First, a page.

Color-Coding Method For Identifying Twins

You can use this color-coding method on both boys and girls. If you do not want to paint all the toenails, painting just one will do just fine. Alternatively, you can paint just one twin’s toenails and leave the other’s unpainted. Use at any rate discreet mark you think appropriate. One great thing about nail polish is that it can last several weeks on babies without washing off.

Plus, it comes in so many colors that you can have some fun with them. We have identical twins, and in the first weeks after their birth, nail polish helped set us straight on who was who many times! The day you take your babies home, do not closest remove their hospital bands.

Keep the bands on until you feel you can easily tell your twins apart or have devised some other system of identification. These bands can last a associate of weeks at home. Remove them when you are ready, but before they fit too snugly. While you acquaint yourself with the subtleties that discriminate your babies from one another, you can dress them in an stated color.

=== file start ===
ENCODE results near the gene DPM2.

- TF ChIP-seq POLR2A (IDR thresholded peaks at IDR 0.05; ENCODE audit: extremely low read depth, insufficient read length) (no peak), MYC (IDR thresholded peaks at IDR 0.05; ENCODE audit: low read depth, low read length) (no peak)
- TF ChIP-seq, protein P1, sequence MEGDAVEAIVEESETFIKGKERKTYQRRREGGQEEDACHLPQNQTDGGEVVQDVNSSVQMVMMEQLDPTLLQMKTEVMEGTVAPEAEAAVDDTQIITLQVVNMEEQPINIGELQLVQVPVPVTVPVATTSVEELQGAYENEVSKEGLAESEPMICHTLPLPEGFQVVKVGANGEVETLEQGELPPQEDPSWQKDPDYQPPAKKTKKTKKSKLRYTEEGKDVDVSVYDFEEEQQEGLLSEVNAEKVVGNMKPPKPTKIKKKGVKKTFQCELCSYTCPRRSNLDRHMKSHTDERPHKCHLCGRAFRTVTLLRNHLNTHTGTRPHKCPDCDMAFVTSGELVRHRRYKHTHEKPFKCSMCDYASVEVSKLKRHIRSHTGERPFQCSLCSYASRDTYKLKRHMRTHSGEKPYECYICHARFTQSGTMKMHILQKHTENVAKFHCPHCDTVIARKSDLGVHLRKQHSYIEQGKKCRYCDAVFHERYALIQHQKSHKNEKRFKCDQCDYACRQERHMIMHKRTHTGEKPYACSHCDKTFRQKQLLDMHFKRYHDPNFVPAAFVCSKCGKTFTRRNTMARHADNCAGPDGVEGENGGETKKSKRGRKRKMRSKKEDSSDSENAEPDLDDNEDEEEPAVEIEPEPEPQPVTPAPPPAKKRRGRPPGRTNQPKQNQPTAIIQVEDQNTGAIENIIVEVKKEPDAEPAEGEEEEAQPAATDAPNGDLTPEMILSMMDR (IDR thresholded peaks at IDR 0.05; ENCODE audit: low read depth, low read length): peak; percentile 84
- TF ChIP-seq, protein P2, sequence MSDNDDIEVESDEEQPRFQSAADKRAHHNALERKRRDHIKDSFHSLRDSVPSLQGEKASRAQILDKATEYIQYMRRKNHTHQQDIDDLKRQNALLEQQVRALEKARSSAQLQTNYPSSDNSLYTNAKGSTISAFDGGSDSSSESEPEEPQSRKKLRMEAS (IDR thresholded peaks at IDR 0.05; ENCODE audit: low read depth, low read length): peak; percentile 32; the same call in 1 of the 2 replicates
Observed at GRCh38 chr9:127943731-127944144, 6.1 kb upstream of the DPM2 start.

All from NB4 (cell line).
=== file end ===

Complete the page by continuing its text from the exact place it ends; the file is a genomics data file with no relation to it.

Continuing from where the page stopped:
For us, Faith wore pink clothes, and Hope wore purple. A special knitted cap for each baby also helped us tell them apart quickly. Consider keeping a notebook for each baby that lists his or her rare features. As your babies grow, continue to record any new distinguishing marks or traits.

In our case, we noticed that Faith had a mole on her abdomen and Hope had one on her left foot. Our relatives quickly adopted this identification method and looked at their feet for the absence or presence of a mole.

Over time, most families do learn to detect subtle differences in their twins, already if they look very much alike. But I would not count on that 100 percent of the time. I recently met a twin mother who introduced her children to me and then said to one of them, “you are Betty, right?”

The two-year-old nodded. I do not blame this mother for having to double-check; her twins were extremely similar in turn up! But chances are that you will want a more foolproof system of identification. Start closest at birth, and continue to document distinguishing features as your twins mature.

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